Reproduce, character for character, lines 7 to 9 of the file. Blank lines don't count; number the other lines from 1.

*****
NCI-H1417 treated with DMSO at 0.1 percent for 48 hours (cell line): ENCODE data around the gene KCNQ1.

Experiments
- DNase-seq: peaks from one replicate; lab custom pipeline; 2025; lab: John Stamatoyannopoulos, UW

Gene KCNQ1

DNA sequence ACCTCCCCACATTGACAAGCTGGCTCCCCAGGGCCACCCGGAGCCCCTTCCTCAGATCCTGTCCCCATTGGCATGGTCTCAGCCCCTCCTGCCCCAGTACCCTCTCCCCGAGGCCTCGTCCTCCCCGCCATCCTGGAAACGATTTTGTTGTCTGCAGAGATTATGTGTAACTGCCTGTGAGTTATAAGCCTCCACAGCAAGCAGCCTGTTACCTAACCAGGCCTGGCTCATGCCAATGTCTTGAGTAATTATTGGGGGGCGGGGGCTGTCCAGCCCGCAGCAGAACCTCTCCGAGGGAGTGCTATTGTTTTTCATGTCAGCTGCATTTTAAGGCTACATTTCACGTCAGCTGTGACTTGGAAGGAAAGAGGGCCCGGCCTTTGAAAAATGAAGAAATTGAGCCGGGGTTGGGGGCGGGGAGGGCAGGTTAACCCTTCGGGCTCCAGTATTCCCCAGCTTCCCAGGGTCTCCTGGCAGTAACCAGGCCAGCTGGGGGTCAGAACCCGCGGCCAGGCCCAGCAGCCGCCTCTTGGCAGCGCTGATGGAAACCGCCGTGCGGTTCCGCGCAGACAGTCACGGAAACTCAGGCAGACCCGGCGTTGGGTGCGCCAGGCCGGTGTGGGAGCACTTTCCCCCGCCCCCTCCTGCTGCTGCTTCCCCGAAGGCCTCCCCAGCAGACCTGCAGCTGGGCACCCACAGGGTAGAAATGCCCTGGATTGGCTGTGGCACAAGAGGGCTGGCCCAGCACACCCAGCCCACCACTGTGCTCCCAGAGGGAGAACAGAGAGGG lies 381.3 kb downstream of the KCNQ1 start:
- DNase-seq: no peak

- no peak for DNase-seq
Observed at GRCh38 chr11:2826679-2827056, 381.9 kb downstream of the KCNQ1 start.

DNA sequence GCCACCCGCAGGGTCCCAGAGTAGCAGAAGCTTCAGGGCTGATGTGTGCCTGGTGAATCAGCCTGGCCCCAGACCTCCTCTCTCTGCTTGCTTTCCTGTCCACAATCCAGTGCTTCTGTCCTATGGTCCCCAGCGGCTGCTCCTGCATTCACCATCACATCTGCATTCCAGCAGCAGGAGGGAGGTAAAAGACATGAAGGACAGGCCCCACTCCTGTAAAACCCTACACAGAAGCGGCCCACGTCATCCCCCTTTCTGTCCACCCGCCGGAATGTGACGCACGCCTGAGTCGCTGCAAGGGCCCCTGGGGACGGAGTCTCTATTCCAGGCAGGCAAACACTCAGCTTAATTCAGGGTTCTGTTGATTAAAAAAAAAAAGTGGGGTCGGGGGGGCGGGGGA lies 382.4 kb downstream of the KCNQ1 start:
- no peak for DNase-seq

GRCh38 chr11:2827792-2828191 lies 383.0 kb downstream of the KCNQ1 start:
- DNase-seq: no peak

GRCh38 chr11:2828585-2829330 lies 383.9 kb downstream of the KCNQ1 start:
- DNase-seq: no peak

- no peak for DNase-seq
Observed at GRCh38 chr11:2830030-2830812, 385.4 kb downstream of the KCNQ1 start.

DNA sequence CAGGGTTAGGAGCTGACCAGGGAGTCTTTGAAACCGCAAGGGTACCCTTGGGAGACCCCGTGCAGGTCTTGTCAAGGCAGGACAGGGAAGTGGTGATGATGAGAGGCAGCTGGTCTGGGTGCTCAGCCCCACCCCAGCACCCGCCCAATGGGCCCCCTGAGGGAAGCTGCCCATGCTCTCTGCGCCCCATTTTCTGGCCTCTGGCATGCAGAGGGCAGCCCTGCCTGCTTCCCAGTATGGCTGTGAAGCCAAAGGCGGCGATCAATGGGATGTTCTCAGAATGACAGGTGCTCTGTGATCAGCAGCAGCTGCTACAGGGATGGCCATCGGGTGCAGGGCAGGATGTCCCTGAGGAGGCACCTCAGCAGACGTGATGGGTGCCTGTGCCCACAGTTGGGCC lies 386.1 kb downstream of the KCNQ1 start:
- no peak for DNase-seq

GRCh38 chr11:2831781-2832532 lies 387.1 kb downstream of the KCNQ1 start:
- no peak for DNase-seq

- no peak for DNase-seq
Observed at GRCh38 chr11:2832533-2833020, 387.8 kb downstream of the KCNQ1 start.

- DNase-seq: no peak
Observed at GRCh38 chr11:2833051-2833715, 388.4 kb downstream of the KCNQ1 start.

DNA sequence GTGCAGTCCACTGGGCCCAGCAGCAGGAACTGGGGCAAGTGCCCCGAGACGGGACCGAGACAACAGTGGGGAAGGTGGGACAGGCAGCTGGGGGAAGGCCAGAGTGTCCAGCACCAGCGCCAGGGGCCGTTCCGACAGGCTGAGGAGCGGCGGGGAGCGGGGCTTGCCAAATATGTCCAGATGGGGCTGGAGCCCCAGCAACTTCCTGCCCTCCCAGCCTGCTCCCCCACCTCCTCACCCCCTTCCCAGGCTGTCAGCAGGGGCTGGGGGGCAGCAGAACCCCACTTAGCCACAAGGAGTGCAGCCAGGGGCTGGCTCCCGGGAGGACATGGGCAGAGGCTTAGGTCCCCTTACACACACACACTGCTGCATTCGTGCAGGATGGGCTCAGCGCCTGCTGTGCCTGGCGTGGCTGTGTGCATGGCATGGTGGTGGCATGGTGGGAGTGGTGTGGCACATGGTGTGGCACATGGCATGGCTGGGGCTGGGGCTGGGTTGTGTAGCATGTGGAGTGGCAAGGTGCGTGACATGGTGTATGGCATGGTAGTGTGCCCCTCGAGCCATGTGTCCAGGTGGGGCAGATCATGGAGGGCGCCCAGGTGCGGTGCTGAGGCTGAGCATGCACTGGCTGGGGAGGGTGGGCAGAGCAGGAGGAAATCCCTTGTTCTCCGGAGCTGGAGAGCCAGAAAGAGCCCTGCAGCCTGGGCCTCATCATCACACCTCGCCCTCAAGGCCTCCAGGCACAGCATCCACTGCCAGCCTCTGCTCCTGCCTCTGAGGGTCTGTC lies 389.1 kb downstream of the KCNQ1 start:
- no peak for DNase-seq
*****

- no peak for DNase-seq
Observed at GRCh38 chr11:2826679-2827056, 381.9 kb downstream of the KCNQ1 start.

DNA sequence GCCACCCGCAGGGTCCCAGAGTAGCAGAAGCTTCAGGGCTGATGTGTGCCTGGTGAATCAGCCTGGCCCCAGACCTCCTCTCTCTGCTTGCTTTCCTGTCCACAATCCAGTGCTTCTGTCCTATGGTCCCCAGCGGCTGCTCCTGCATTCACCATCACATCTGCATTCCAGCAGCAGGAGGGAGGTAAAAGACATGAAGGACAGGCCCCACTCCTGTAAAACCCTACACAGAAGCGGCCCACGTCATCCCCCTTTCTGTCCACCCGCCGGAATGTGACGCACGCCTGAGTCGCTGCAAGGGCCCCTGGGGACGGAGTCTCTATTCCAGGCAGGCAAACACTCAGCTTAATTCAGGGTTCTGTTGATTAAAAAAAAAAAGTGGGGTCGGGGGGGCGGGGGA lies 382.4 kb downstream of the KCNQ1 start: